A plan to build a private high school and athletic field just off upper Wisconsin Avenue has split the neighborhood, gaining the support of some residents and raising the ire of others.

The two sides clashed for nine hours last week at a hearing before the D.C. Board of Zoning Adjustment (BZA), which must decide whether to issue the special exception that Georgetown Day School needs to build on the five-acre residentially zoned tract.

Opponents testified that the school, which would be built between between River Road, 42nd, Chesapeake and 43rd streets NW, would bring noise, litter, traffic and parking problems and would be an unwelcome intrusion into the quiet community.

Supporters testified that the school, which was founded in 1945, would be an asset to the community because of its reputation for quality education and that students, who are allowed to leave the school for lunch, would not disrupt the neighborhood. They added that the school would be preferable to commercial development on the site.

The depth of the community division over the school was highlighted at the hearing when two members of the Friendship Heights Advisory Neighborhood Commission spoke -- one in support of the school, the other in opposition. The ANC had voted 3 to 2 in March to oppose the project.

"The 3-to-2 vote represents a very strong division within the community on this issue," said Erling Hansen, the ANC vice chairman, who supports the school. ANC commissioner Michael Dunham, who spoke in opposition, agreed with that analysis.

Gladys Stern, director of Georgetown Day School for 10 years, said after the hearing, "I don't think that this school in particular will distress anybody . . . . Our adolescents will be their friends and not their enemies."

Georgetown Day School, a well-known private school with grades from prekindergarten to high school, is now in two buildings on MacArthur Boulevard NW, but there is no expansion space, according to school officials.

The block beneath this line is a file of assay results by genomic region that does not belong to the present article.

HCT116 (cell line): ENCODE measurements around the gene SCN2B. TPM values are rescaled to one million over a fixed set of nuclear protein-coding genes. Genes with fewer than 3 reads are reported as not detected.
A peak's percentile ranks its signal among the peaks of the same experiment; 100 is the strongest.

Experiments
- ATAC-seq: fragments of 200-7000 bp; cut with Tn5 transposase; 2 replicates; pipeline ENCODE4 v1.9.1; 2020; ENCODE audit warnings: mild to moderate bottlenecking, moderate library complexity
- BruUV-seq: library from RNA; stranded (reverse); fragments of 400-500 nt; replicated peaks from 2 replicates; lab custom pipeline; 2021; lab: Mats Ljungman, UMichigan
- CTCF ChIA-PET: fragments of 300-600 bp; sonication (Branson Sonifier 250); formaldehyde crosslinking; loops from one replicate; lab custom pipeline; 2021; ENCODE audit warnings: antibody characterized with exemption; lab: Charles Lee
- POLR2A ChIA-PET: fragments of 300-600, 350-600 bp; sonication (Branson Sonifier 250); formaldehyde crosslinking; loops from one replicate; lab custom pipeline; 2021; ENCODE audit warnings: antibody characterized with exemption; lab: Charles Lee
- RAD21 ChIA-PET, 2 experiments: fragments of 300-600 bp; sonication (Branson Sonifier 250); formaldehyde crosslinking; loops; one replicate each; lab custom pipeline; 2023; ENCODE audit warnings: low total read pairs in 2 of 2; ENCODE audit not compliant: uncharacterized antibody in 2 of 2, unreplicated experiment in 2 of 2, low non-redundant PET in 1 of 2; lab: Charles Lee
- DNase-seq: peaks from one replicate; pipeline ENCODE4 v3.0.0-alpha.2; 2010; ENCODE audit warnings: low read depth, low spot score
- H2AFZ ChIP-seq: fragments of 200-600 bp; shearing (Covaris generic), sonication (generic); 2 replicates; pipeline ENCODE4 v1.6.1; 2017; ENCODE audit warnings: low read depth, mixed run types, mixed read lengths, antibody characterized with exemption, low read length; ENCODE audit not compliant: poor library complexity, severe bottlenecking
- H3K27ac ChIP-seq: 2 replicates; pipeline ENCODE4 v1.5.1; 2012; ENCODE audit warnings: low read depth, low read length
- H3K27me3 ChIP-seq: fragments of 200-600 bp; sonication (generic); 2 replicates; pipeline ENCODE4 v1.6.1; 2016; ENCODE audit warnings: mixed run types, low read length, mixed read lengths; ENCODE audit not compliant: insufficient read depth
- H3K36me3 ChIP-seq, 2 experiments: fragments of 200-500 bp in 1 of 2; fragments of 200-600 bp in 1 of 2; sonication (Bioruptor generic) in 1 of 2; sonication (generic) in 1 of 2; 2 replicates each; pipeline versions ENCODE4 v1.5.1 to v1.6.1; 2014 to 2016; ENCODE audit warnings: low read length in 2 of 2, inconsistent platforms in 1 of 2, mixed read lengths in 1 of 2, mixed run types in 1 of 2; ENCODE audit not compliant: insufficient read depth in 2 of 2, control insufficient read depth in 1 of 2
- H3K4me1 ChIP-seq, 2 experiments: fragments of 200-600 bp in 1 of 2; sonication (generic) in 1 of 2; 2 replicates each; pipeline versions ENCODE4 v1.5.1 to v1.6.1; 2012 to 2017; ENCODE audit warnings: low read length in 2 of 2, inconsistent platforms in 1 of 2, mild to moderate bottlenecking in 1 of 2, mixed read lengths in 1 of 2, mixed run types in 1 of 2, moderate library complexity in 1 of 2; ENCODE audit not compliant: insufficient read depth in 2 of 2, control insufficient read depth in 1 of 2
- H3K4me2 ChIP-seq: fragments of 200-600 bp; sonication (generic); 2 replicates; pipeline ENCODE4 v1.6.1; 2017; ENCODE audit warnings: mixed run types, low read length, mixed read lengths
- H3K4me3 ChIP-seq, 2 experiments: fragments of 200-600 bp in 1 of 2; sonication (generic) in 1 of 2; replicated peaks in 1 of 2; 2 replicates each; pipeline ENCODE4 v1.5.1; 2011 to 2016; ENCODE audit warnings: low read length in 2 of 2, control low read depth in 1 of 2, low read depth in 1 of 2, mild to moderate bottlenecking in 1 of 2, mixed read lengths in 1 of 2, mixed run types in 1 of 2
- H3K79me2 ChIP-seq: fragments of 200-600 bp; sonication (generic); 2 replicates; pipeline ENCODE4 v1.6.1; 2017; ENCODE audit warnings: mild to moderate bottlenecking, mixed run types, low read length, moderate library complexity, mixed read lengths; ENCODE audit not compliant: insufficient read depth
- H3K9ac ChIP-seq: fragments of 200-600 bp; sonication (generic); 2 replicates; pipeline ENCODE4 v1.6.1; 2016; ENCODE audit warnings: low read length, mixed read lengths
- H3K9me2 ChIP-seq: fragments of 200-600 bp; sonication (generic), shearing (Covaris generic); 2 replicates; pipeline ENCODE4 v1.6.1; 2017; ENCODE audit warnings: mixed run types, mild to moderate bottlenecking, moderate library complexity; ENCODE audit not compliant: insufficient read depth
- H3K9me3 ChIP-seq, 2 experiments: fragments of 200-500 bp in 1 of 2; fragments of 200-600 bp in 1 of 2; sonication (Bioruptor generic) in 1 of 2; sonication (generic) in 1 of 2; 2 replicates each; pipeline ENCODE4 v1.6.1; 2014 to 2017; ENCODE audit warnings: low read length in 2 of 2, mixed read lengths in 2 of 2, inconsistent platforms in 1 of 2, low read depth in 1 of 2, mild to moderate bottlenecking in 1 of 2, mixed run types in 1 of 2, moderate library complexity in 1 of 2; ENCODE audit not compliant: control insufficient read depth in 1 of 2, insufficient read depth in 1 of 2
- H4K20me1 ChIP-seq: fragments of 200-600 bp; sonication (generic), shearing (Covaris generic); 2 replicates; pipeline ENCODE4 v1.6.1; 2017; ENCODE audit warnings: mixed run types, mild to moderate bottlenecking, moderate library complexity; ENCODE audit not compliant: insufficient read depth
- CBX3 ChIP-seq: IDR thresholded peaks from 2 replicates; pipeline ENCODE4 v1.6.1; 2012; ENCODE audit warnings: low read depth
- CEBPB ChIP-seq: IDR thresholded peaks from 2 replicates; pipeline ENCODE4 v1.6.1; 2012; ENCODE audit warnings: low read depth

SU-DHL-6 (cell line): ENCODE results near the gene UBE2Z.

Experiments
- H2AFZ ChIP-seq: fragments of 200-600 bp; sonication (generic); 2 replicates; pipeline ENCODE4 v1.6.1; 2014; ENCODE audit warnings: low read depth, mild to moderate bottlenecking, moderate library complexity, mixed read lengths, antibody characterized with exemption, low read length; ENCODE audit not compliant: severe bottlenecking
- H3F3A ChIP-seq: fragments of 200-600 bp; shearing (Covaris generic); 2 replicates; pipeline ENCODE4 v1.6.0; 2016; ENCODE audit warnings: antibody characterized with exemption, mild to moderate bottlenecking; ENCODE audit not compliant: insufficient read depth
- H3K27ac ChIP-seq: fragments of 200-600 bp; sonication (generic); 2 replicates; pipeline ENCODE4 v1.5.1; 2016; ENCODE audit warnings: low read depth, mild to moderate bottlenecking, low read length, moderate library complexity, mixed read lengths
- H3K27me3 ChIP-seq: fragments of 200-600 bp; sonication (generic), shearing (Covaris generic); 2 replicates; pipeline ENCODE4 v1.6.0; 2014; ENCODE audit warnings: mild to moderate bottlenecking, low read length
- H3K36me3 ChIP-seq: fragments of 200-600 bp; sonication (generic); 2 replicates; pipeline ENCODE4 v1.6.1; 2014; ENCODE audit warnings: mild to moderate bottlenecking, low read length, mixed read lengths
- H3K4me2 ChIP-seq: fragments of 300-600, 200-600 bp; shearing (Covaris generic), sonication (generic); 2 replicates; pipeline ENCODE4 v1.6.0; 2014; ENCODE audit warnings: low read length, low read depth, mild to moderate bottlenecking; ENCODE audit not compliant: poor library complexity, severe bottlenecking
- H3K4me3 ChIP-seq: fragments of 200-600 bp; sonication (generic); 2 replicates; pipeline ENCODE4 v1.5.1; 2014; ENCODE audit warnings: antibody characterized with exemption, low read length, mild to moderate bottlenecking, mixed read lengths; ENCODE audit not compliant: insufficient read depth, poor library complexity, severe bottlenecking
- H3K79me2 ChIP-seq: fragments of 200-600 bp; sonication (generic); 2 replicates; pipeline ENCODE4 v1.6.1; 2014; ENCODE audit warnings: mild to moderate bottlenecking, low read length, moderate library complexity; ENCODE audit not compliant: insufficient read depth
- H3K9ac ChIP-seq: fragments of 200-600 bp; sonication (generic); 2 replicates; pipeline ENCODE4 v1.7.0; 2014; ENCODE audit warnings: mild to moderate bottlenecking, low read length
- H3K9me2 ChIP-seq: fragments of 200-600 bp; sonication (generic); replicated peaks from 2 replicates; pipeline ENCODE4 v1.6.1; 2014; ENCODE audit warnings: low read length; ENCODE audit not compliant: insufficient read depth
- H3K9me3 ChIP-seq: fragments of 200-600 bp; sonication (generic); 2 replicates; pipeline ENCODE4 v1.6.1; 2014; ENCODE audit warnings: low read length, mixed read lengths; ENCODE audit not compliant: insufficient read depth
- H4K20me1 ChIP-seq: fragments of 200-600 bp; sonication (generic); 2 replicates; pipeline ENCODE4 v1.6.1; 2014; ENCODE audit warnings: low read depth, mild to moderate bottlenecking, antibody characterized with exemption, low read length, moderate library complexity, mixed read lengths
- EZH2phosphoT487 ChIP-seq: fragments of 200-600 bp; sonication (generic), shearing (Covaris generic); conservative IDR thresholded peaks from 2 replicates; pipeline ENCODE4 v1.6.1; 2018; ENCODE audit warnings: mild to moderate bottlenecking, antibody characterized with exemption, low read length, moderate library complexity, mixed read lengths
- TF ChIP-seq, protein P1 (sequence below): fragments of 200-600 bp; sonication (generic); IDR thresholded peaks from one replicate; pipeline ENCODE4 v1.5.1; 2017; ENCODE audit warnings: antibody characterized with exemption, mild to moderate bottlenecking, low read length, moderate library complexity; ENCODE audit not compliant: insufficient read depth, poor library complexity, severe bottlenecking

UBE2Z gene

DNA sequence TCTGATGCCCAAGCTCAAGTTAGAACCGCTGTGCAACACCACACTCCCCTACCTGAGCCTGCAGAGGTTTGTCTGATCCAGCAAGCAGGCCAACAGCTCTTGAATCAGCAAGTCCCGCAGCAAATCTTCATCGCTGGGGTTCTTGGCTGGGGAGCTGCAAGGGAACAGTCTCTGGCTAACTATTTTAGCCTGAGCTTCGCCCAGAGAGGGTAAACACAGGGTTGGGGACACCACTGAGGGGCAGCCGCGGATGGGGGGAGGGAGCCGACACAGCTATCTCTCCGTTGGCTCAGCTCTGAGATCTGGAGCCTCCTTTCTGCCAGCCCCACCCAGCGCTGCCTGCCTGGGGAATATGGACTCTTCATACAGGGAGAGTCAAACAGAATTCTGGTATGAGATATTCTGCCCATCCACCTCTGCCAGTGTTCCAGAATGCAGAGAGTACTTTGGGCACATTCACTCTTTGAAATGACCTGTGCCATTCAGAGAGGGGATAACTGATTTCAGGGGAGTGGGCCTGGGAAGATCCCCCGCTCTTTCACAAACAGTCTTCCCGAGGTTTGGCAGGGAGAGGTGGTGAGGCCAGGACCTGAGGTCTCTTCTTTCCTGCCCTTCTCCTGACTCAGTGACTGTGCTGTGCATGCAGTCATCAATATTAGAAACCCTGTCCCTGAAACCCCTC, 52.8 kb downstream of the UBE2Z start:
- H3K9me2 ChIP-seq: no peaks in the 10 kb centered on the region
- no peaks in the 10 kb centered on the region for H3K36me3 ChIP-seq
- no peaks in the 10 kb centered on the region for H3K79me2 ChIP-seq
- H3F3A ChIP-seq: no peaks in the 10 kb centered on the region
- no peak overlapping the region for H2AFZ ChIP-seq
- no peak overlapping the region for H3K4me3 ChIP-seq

The new three-story brick high school would front on Davenport Street in front of the Safeway parking lot. The school would grow from 330 students to 410 and for the first time would have its own athletic field, school officials said.

Early last year it appeared that the community would welcome its new neighbor. The Friendship Heights ANC organized an ad hoc 19-member committee in to help ease the school's move into the community. But at the committee's first meeting three members spoke against the school but were told the committee was to help the school.

The three resigned and formed their own group called Concerned Citizens-Friendship Tenley (CCFT) to oppose the school.

Opponents were further irritated when the ANC posted notices saying the school owned the five-acre site known in the community as the Harry tract, which "led many residents to believe the school was a fait accompli, so why bother to fight it?" said Joseph Mascolo, temporary chairman of the CCFT.

Lewis Parker, grandson of John Harry and one of the three trustees of the Harry Family Trust, which owns the tract, said the final sale of the property "is contingent on the school getting the zoning exception . . . . If that happens the deed will be transferred to the school within three months."

Most supporters agreed with William Jordan, chairman of the ANC's ad hoc committee and a neighbohood resident.

"I think Georgetown Day School is clearly going to have an impact on the neighborhood . . . . The reason I support the school is that I prefer it to what I believe to be the likely development there; the two most likely kinds of development in my mind are high density or some sort of light commercial," Jordan said.

He added, "The ad hoc committee tried to look into all the complaints we received about the school and for the most part complaints about Georgetown Day School turned out to be without basis . . . .

"Clearly there's going to be more noise and more traffic and maybe isolated incidents of misconduct by the students there, but Georgetown Day School has shown it's very willing to work with neighbors, and I suspect they'll continue to do so."

The edge of the athletic field would be 20 feet from neighboring back yards, according to school officials, and 16 feet according to residents. The school said it would plant trees and shrubbery in the buffer area.

"With or without trees, 16 feet is not a very good buffer for a high school," said Robert Sprowls, an architect who has designed high schools. "My front door is 150 feet from the playing field . . . . School officials say they may use the field for baseball -- I can forsee baseballs being batted out into River Road or into someone's back yard."

At last week's hearing Stern said the school would have 67 parking spaces and would use its athletic field for overflow parking during school events. But a school representative said that parking would be banned if the field was wet.

James Brooks, a Safeway representative, said that the store parking lot would be used by students and parents: "Do you really think parents will park on an unlit track when they could park in a lighted [Safeway] parking lot next to the school?"